Advancing Social innovation in rural areas
Initiatives discussed in Zaragoza under SIMRA initiative
- February 04, 2020 10:30
SIMRA project or Social Innovation in Marginalized Rural Areas is a Horizon 2020-funded project.
The main objectives of the project are six but they have one thing in common. They aim to give a scientific understanding that will enhance the social innovation in terms of social needs, priorities, relationships and collaboration in certain impacted rural areas. This way it will create new opportunities for people in these areas and serve as a basis for success stories.
There are numerous success stories shared on the platform of SIMRA in areas such as forest management, local farming, fisheries, local development and energy from countries all over Europe and Northern Africa.
The importance of the project is that it brings together a variety of local and national public and private actors that work towards development in any combination of these three factors – social, economic and environmental. Social innovation is what makes difference everywhere but it is especially true for distant rural areas in different countries.
Zaragoza social innovation initiative
One good example may come from Zaragoza, Spain. In the beginning of December, 2019, more than 30 experts gathered in the city to discuss how social innovation can help develop and revitalize the region.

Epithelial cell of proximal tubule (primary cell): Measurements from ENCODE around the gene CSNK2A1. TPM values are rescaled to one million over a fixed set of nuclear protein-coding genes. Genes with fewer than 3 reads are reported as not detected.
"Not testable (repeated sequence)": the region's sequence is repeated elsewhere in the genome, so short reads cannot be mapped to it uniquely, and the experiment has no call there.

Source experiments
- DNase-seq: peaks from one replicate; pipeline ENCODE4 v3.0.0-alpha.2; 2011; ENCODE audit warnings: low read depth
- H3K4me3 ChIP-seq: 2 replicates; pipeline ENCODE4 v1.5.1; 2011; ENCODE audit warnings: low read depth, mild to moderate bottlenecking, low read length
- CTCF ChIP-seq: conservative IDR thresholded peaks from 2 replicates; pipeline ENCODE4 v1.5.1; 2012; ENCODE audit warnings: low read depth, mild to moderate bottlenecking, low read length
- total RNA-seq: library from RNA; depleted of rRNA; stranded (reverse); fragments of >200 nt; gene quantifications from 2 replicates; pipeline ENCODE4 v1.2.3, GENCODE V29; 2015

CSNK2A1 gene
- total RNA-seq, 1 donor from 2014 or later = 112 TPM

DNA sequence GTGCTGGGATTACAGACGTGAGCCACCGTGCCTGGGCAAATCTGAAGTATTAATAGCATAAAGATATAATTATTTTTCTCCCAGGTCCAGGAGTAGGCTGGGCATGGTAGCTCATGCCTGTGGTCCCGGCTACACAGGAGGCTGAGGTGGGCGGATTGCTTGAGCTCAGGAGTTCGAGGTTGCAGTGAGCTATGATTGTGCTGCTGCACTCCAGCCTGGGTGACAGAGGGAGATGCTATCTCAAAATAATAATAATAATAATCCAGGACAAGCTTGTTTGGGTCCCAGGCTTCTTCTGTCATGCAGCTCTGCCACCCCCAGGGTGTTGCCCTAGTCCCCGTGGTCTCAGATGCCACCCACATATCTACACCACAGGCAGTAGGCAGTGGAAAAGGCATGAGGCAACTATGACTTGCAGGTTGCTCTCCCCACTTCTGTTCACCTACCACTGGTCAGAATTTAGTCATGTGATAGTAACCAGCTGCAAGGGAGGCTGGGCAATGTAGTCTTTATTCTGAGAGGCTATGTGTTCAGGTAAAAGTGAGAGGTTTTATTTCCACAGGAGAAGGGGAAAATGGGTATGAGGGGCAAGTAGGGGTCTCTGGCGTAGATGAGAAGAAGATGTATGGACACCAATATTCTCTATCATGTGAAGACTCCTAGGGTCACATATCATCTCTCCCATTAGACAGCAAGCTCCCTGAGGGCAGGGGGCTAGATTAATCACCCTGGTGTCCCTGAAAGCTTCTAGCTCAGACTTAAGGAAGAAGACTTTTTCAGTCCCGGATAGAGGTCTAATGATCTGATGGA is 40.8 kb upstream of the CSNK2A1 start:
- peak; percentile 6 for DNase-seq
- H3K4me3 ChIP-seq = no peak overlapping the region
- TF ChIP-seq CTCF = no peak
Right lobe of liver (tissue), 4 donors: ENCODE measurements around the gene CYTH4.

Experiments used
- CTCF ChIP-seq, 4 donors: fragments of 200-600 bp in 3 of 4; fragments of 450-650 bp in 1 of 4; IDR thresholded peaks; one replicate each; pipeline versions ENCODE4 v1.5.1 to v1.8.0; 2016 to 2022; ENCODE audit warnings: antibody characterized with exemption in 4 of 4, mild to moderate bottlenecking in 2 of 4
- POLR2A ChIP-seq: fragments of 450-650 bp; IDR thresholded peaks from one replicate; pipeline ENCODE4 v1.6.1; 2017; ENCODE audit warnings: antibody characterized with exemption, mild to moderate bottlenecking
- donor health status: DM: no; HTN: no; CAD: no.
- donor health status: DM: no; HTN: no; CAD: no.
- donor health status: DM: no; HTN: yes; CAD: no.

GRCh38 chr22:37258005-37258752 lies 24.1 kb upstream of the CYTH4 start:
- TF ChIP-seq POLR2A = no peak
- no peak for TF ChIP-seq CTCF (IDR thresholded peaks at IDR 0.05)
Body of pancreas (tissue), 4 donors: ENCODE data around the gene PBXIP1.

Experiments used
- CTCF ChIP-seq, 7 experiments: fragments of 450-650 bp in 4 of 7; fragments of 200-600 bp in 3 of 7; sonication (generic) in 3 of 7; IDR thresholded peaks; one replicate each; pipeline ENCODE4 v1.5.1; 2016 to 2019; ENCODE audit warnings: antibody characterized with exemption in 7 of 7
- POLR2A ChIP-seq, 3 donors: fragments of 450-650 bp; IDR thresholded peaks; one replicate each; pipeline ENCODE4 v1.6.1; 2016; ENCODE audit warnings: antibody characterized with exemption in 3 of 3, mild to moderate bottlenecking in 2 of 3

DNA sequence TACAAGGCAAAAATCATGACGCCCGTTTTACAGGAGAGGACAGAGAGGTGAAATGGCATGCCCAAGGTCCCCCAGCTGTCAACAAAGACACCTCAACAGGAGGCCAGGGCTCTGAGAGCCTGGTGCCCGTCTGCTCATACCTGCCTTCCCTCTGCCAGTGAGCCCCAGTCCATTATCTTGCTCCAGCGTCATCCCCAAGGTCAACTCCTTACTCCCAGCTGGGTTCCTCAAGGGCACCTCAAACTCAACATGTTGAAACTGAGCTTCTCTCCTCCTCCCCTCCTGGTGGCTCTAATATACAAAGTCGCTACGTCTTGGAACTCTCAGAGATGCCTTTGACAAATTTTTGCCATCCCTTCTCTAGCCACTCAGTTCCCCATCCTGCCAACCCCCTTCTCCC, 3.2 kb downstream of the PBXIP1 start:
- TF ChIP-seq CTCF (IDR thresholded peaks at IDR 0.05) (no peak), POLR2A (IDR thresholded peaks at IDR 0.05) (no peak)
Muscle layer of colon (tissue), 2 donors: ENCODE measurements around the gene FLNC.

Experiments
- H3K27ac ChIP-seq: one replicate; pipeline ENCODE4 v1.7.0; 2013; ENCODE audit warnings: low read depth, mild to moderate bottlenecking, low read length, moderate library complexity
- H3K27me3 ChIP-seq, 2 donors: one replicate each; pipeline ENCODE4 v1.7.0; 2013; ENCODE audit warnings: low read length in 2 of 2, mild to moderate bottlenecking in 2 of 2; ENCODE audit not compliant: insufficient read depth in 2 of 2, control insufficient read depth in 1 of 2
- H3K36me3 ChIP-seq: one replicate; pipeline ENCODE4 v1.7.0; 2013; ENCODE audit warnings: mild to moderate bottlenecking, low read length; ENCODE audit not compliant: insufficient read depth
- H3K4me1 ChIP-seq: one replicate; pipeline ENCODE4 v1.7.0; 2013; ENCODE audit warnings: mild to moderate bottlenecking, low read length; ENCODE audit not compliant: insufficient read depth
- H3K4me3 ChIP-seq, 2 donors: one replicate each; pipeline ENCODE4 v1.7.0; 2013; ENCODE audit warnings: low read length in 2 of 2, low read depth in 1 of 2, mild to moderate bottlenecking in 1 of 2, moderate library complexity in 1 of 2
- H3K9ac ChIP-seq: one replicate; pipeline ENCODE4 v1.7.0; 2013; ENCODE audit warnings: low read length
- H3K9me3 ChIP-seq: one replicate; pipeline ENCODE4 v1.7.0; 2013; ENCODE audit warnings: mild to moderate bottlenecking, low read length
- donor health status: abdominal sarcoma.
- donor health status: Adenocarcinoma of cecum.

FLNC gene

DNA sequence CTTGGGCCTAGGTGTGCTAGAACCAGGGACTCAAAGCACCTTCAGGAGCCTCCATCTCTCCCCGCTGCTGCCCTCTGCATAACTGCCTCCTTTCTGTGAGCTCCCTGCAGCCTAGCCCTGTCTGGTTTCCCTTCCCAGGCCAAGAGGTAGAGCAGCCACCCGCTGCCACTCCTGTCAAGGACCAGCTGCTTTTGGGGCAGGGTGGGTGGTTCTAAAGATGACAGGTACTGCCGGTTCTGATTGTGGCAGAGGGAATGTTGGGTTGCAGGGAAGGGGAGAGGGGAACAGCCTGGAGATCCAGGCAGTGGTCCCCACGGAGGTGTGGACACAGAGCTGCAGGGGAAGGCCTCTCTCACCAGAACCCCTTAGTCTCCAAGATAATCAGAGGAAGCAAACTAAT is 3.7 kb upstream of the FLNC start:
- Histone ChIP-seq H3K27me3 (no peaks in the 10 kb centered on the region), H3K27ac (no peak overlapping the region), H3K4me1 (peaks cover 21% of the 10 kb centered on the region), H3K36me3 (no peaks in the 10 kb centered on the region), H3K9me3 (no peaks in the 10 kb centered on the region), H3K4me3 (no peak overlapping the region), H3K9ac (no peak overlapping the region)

The talks started by discussing the example of Empenta Artieda Initiative that used socialization as a way to improve the situation of many people in the area through meetings and various activities. Some of the projects that were part of this initiative, included helping the elderly.
The experts that gathered in Zaragoza analyzed all key aspects that lead to a success story in order to create the conditions that will serve for a successful project here as well. David Miller, a coordinator for SIMRA project, expressed the opinion that there are a lot of motivated people in the rural areas that have the capacity to understand the problems they are facing and find good solutions for these problems.
One of the main obstacles before such an initiative, however, is the lack of funding. Again, according to Miller, it is not so much a matter of lack of money than a lack of knowledge how to access such funding as well as the poor infrastructure that will further hinder the process of social innovation in such areas.
The objectives that will make a project in Zaragoza successful must include knowledge hubs and raising awareness in terms of financing, construction of transport and Internet infrastructure, etc. More successful stories of social innovation are needed in order to reach the farthest and poorest regions of the continent and areas under SIMRA.
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